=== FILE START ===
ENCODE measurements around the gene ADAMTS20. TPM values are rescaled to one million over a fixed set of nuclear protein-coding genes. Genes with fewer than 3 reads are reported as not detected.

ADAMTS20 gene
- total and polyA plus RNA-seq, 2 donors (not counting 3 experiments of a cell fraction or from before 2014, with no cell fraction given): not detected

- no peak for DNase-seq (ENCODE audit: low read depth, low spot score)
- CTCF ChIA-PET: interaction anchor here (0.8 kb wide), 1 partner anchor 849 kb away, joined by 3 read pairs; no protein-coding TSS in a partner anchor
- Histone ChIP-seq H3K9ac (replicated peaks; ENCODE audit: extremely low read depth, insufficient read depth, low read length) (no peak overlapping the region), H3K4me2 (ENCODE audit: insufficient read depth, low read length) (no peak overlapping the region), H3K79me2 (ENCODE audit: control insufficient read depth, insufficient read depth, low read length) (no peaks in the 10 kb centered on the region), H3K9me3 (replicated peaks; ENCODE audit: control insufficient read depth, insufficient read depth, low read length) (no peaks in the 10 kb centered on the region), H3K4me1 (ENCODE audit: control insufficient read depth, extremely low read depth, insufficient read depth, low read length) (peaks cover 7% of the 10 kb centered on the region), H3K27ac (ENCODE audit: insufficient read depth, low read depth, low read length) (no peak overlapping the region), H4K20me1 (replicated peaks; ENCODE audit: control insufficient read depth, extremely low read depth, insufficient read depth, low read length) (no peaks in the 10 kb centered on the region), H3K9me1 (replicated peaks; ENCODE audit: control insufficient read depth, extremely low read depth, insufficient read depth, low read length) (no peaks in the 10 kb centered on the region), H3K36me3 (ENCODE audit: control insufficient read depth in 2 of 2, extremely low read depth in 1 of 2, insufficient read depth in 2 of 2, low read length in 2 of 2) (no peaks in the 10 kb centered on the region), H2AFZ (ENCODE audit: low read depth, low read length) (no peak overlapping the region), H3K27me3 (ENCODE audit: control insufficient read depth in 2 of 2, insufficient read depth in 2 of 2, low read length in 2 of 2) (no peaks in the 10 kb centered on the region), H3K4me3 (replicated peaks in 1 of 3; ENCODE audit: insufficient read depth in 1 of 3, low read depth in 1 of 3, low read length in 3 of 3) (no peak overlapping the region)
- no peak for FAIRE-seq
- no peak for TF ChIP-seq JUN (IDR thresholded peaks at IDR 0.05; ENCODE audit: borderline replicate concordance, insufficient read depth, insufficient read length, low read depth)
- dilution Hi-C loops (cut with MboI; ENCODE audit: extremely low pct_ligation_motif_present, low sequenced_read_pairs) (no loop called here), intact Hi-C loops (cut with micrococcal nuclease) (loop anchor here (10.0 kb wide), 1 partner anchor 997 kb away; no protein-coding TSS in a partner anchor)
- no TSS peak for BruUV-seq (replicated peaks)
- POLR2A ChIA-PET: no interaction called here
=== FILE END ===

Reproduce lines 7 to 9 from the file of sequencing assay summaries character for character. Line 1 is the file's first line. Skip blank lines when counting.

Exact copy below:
- no peak for FAIRE-seq
- no peak for TF ChIP-seq JUN (IDR thresholded peaks at IDR 0.05; ENCODE audit: borderline replicate concordance, insufficient read depth, insufficient read length, low read depth)
- dilution Hi-C loops (cut with MboI; ENCODE audit: extremely low pct_ligation_motif_present, low sequenced_read_pairs) (no loop called here), intact Hi-C loops (cut with micrococcal nuclease) (loop anchor here (10.0 kb wide), 1 partner anchor 997 kb away; no protein-coding TSS in a partner anchor)